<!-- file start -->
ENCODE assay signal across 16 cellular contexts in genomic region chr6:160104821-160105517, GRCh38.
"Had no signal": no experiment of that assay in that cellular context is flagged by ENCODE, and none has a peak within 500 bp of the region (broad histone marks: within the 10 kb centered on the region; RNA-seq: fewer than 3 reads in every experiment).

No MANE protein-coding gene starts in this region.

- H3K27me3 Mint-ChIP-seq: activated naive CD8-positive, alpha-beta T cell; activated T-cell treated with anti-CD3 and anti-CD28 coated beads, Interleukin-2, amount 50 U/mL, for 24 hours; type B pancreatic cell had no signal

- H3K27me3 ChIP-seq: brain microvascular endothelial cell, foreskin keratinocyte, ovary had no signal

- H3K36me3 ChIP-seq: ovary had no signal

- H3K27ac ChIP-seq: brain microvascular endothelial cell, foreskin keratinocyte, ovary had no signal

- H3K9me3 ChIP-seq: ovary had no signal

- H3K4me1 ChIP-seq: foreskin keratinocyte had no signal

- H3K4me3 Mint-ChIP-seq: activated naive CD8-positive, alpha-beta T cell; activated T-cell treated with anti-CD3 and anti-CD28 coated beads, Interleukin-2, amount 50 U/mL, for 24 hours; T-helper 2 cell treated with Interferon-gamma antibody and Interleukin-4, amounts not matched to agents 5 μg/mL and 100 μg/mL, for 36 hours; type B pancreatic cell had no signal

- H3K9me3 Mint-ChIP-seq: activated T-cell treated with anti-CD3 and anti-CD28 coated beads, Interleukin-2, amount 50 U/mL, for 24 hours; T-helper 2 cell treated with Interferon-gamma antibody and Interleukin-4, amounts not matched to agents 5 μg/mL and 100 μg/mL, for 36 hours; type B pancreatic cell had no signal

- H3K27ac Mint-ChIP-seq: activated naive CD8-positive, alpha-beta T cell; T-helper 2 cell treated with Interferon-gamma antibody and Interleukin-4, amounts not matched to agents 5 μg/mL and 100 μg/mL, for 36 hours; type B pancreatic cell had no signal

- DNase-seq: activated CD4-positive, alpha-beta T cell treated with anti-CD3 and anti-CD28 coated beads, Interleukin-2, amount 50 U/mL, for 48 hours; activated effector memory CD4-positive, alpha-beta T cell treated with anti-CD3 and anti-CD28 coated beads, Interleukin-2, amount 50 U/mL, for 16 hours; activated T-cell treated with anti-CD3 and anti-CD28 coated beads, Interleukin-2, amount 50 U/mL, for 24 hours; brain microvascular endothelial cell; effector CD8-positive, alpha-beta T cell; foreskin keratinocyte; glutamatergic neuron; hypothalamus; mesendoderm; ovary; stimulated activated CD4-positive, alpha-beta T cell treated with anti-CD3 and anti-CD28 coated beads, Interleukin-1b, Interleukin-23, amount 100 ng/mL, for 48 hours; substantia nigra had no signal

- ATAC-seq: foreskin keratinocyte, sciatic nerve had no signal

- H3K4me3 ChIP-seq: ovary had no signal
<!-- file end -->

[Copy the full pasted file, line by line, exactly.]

ENCODE assay signal across 16 cellular contexts in genomic region chr6:160104821-160105517, GRCh38.
"Had no signal": no experiment of that assay in that cellular context is flagged by ENCODE, and none has a peak within 500 bp of the region (broad histone marks: within the 10 kb centered on the region; RNA-seq: fewer than 3 reads in every experiment).

No MANE protein-coding gene starts in this region.

- H3K27me3 Mint-ChIP-seq: activated naive CD8-positive, alpha-beta T cell; activated T-cell treated with anti-CD3 and anti-CD28 coated beads, Interleukin-2, amount 50 U/mL, for 24 hours; type B pancreatic cell had no signal

- H3K27me3 ChIP-seq: brain microvascular endothelial cell, foreskin keratinocyte, ovary had no signal

- H3K36me3 ChIP-seq: ovary had no signal

- H3K27ac ChIP-seq: brain microvascular endothelial cell, foreskin keratinocyte, ovary had no signal

- H3K9me3 ChIP-seq: ovary had no signal

- H3K4me1 ChIP-seq: foreskin keratinocyte had no signal

- H3K4me3 Mint-ChIP-seq: activated naive CD8-positive, alpha-beta T cell; activated T-cell treated with anti-CD3 and anti-CD28 coated beads, Interleukin-2, amount 50 U/mL, for 24 hours; T-helper 2 cell treated with Interferon-gamma antibody and Interleukin-4, amounts not matched to agents 5 μg/mL and 100 μg/mL, for 36 hours; type B pancreatic cell had no signal

- H3K9me3 Mint-ChIP-seq: activated T-cell treated with anti-CD3 and anti-CD28 coated beads, Interleukin-2, amount 50 U/mL, for 24 hours; T-helper 2 cell treated with Interferon-gamma antibody and Interleukin-4, amounts not matched to agents 5 μg/mL and 100 μg/mL, for 36 hours; type B pancreatic cell had no signal

- H3K27ac Mint-ChIP-seq: activated naive CD8-positive, alpha-beta T cell; T-helper 2 cell treated with Interferon-gamma antibody and Interleukin-4, amounts not matched to agents 5 μg/mL and 100 μg/mL, for 36 hours; type B pancreatic cell had no signal

- DNase-seq: activated CD4-positive, alpha-beta T cell treated with anti-CD3 and anti-CD28 coated beads, Interleukin-2, amount 50 U/mL, for 48 hours; activated effector memory CD4-positive, alpha-beta T cell treated with anti-CD3 and anti-CD28 coated beads, Interleukin-2, amount 50 U/mL, for 16 hours; activated T-cell treated with anti-CD3 and anti-CD28 coated beads, Interleukin-2, amount 50 U/mL, for 24 hours; brain microvascular endothelial cell; effector CD8-positive, alpha-beta T cell; foreskin keratinocyte; glutamatergic neuron; hypothalamus; mesendoderm; ovary; stimulated activated CD4-positive, alpha-beta T cell treated with anti-CD3 and anti-CD28 coated beads, Interleukin-1b, Interleukin-23, amount 100 ng/mL, for 48 hours; substantia nigra had no signal

- ATAC-seq: foreskin keratinocyte, sciatic nerve had no signal

- H3K4me3 ChIP-seq: ovary had no signal